College News

The Mother of Alabama Art Photography: Gay Burke’s Legacy Continues

From the February 2019 Desktop News | On any given evening in the last half of the 20th century, Gay Burke’s photography room in Woods Quad could be found full of students, watching and waiting to see her next move.

Her students say she was known for giving constructive criticism in a way that wasn’t harsh, but helpful. She would stay late to help students master a new technique or model to give them a chance to teach one another. To her, it didn’t matter if students were working towards their degree or taking one of her classes for fun: she wanted them to improve. Through years of teaching, she established one of the most respected photography programs in the South, and rightly earned the title of “The Mother of Alabama Art Photography.”

Burke was born in late December of 1946 in Brownwood, Texas. After receiving her undergraduate degree in San Antonio, Burke moved to the University of Florida to study under legendary photographer Jerry Uelsmann. There, she completed her graduate degree and found a love for art photography, using a technique that would become her signature through her career.

“Most of her work was done in the darkroom, which, to me, is really interesting because we’re so used to Photoshop now and the ease that comes with modern-day photo editing software,” Arielle Gray, an art major at UA, said. “Her double exposures were rare for that day-and-age, and she created different realities with them.”

In 1973, Burke joined the UA’s art department, becoming the first female tenured professor in the department’s history. And from there, she built a photography department unlike anything else in Alabama: the first place that photographers could study their craft as an art form, and not simply capturing a moment in time.

“There were places you could go and get photojournalism and maybe a little bit of commercial photography, but there was no place where you could go and study photography as art,” Wayne Sides, a student of Burke’s and a retired professor of photography at the University of North Alabama, said. “She was the mother of Alabama art photography. The program was started by Jim Barnes, but she finished and she improved on it. And she made it what it is today. She turned it into the gem that it is and I can’t think of another legacy like that.”

Burke’s legacy intertwines with those of several other famous southern photographers, touching the lives of everyone from Walker Evans, who became famous for his portraits of rural poverty in the 1930s and was one of the most influential artists of the 20th century, to Miller Mobley, a contemporary phenomenon who is also the youngest photographer to shoot the cover of Time magazine. But Sides emphasized that it didn’t matter who you were or what your skill level was: Burke was a mother to all.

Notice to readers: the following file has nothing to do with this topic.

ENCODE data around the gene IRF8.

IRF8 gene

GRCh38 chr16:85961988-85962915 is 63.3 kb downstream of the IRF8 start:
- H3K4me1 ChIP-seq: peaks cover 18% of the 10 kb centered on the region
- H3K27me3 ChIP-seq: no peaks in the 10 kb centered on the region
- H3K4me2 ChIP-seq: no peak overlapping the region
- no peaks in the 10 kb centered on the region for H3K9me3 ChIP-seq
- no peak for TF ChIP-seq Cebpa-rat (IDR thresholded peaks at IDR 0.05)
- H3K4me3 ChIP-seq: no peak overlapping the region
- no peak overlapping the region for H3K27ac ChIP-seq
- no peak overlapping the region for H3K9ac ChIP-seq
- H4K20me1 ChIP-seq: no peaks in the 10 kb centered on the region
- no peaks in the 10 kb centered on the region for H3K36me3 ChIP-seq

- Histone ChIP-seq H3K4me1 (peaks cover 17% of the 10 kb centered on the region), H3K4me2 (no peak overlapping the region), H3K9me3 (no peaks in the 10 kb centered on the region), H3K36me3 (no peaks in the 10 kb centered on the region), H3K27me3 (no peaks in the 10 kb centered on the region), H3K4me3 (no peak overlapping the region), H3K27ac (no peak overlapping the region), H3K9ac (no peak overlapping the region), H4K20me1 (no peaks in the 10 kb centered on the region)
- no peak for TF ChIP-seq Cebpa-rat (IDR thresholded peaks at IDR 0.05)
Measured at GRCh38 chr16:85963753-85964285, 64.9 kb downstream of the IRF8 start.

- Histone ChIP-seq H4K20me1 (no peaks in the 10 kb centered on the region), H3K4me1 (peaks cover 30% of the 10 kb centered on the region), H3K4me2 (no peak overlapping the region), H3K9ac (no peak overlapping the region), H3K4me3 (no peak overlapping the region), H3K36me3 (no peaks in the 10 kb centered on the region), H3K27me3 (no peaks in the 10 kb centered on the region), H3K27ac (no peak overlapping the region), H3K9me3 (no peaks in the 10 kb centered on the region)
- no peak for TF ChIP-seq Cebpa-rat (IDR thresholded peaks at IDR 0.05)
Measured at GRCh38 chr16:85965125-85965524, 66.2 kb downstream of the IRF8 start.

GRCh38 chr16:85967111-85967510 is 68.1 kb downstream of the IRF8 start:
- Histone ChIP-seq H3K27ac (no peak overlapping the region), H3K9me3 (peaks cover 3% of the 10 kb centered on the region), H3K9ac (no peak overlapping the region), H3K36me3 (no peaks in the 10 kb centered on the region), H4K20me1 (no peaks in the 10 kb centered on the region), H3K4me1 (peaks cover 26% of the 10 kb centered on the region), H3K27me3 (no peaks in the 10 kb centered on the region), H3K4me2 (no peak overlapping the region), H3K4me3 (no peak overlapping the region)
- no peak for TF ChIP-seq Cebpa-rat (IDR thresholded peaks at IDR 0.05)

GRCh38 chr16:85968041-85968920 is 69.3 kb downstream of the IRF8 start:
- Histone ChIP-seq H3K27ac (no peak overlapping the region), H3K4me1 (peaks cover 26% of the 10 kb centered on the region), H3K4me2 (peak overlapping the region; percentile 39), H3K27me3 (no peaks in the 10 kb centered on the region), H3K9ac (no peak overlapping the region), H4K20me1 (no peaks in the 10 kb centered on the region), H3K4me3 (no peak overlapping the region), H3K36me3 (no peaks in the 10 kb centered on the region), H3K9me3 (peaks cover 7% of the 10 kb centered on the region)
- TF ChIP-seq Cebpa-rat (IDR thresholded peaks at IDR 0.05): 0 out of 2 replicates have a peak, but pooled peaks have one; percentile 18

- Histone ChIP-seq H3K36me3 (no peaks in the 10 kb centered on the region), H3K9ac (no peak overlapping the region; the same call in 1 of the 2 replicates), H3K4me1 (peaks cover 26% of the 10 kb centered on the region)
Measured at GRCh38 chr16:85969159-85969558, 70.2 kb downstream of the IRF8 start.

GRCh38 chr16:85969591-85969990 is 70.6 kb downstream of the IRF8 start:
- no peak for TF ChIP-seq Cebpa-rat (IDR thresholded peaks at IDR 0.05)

“There’s a whole line of people she’s helped over the years,” Sides said. “If you needed work, if you needed money, she’d say ‘I’ll pay you if will come over paint my garage,’ or if you needed a place to stay, she’d say ‘you can stay in the back room.’ And she’d give you plenty of food and help you get back on your feet.”

Burke’s compassion for her students and colleagues created a close-knit family in the photography program that still lasts to this day.

“There were really cool interactions where you got to kind of learn from just from being around other people in the department,” Elliot Knight, executive director of the Alabama State Council on the Arts, said. “And there was a real kind of sense of community that became really important beyond just the classroom instruction or the projects and things we worked on. That kind of artistic community was really interesting to me.”

Burke taught 42 years of UA photographers, many of whom would go on to influence their own students. Although she retired from teaching in 2015, UA photography students still feel the impact of her artistic genius and intent to foster a community.

“It’s very inspiring to see a female photographer become so successful in Alabama and in the world at large,” Gray said. “She taught so many successful artists, and it makes me wish I could’ve had the honor to be taught by her.”

Burke passed away on May 1, 2017 in Tuscaloosa. Her obituary in the Tuscaloosa News described her as “kind and fair with a great sense of humor and an unforgettable laugh,” adding that “[she] allowed others to be themselves while always remaining true to herself.” And to her students, this was true in every sense of the word.

In October, UA’s department of art and art history displayed two exhibitions featuring Burke’s work, as well as the work of her students. “Gay Burke: The Mother of Alabama Art Photography” was on display at The Arts Council Gallery and featured 40 of Gay’s pieces— some that had never been shown before. Burke’s students’ work was featured in the exhibit “Butterfly Effect,” on display at The University of Alabama Gallery at the Dinah Washington Cultural Arts Center.

In June, the Alabama State Council on the Arts plans to continue celebrating Burke’s legacy with an exhibit that closely mirrors the two in Tuscaloosa. According to Knight, the exhibit will be on display in May and June of this year.